Monday 1 May 2017

Damned If You Do, and Damned If You Don't

Much has been written and discussed about Marwan Barghouti's article in The New York Times, trying to explain why prisoners in Israeli jails have embarked on a hunger strike.  Most of the comments have surrounded the factual inaccuracies in Barghouti's statements and accusations against Israel.  Or they have questioned why The New York Times had the audacity to allow such subversive trash to be published at all.  My question is a different one.  I ask whether it is right that Israel should allow its prisoners (whether they are criminal or political prisoners) the freedom that it does, and that allows people like Barghouti to make such ludicrous claims in public?

It is somewhat ironic that Barghouti accuses Israel of operating an "inhumane system" in its attempt "to break the spirit of prisoners" and of "grave breaches of the Geneva Conventions against the Palestinian people", while still having the freedom to publish these accusations in The New York Times.  Surely this is a contradiction in terms?  If Israel was so intent on breaching the Geneva Convention, it would surely do more to ensure that prisoners do not have access to publish their articles in international publications.  Or at least opppose violations more vehemently than it has.  It is common knowledge that prisoners in many systems, even in countries that pride themselves on their democracy, are not allowed access to go unpunished when they publish their complaints and accusations in public.  And yet, Israel has hardly responded to Barghouti's article to punish him.

In many countries around the world, even in democratic countries, prisoners have significant restrictions placed on them.  This is even more true of those convicted of terror-related crimes, or who are considered the most dangerous after committing very extreme crimes.  In some cases, these restrictions can result in the opposite outcome of the one that the authorities hope to achieve.  In the case of Nelson Mandela who spent 27 years as a political prisoner in South Africa, his popularity grew substantially while he was in prison and isolated from the outside world.  He had no access to the media, and his likeness was not allowed to be published at all by the press.  Despite this, the campaign for his release only grew more over time.  The same was true of Prisoner of Zion Natan Sharansky when he was imprisoned in the Soviet Union.  Despite these examples, the act of isolating prisoners seems, in the most part, to keep them out of the public view.  This raises the question as to whether a stronger reaction to Marghouti would not be in Israel's best interests?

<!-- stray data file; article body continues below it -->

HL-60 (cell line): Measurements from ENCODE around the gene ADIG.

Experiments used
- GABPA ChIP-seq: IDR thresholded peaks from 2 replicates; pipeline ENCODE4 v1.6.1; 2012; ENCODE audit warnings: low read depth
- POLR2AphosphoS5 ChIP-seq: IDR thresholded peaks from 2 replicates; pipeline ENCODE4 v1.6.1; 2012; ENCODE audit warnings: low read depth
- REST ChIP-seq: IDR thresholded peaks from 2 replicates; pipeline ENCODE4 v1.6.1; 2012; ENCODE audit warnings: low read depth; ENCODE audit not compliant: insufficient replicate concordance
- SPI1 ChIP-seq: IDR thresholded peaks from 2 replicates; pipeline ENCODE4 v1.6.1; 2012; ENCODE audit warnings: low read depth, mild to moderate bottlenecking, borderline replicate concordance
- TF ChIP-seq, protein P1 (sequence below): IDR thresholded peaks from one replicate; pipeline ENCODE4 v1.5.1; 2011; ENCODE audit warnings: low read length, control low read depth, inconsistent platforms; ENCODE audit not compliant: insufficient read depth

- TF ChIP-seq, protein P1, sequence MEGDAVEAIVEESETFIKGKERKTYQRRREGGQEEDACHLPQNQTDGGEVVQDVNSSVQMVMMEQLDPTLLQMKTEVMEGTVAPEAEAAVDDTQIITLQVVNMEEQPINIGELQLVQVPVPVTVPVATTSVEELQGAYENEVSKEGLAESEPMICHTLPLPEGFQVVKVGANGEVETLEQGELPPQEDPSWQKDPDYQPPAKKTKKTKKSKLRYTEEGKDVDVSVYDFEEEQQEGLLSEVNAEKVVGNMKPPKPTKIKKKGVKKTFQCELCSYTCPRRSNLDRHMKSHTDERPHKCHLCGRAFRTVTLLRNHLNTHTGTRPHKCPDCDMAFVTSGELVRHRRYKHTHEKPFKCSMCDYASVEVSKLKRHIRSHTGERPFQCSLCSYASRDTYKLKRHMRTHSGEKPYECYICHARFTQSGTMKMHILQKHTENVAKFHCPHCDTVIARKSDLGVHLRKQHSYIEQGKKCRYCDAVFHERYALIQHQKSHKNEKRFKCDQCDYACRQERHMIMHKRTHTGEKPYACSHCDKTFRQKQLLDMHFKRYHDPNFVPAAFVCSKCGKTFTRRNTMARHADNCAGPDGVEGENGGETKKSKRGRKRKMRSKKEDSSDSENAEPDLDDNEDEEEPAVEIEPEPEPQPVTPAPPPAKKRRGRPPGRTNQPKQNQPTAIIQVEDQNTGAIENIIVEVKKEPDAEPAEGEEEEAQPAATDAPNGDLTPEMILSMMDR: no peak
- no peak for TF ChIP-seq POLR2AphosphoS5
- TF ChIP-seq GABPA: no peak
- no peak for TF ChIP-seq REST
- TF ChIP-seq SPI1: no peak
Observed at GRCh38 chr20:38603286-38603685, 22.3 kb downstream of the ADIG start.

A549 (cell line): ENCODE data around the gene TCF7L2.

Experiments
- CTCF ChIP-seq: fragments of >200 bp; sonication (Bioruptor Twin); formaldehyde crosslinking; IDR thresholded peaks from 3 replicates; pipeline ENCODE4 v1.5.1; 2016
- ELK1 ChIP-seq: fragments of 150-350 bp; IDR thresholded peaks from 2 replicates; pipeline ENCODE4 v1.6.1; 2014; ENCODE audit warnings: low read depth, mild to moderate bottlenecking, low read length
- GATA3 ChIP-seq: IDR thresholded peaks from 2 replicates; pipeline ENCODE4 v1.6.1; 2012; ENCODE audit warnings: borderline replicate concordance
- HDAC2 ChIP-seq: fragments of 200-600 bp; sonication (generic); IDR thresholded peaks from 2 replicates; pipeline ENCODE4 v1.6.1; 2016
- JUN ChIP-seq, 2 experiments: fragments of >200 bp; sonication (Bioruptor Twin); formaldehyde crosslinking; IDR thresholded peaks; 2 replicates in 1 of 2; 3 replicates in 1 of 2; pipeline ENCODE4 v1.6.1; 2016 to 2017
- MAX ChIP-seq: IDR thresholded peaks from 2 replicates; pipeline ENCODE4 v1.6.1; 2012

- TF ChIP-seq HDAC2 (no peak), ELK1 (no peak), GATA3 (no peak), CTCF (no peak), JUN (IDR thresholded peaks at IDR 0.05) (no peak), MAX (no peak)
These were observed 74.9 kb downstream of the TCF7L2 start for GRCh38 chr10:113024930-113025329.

In spite of accusations of Israel acting in a racist way towards Arabs, and even being called an "Apartheid country", Israel values its democracy and freedom of speech almost above everything else.  And while security considerations are always of paramount importance in every situation, the notion of preserving democracy and freedom has a very high priority.  The Jewish people have suffered so much discriminatory behaviour over the generations that it would be anathema to have a Jewish country that does not embody democracy and freedom in every respect.  Even if it means being tolerant of those who seek Israel's destruction.

It seems as though the furore over the article has died down, and the hunger strike in the prisons has been abandoned by large numbers of prisoners.  It is ironic that some of the most important facts about the treatment of prisoners in Israeli jails seem to have been kept low-key in the whole uproar.  The system of housing prisoners in jails is well demonstrated in the list of the improvements that the prisoners are striking for.  These include;
- increasing family visits from the current 45 minutes a time, to 90 minutes a time
- increasing the frequency of family visits from once a month to twice a month
- allowing the prisoners an increased selection of TV channels in the prisons
- allowing the prisoners greater education facilities.
Comparing this to the way in which Israeli prisoners have been held by Arab states over the years seems a joke.  And yet, The New York Times sees it fit to cover this matter.  This hardly points to the systematic violations of the Geneva Convention that Barghouti accuses of.

With the story having almost burnt itself out, perhaps it was the right decision by the Israeli government not to respond more actively to the article that was published.  In Israel's case, the criticism seems to come whether she has done something, and equally when she has not.  Ultimately, we need to feel good with ourselves that we are doing what allows us to feel good when we look at ourselves in the mirror.  I believe that this is what has been achieved in this case.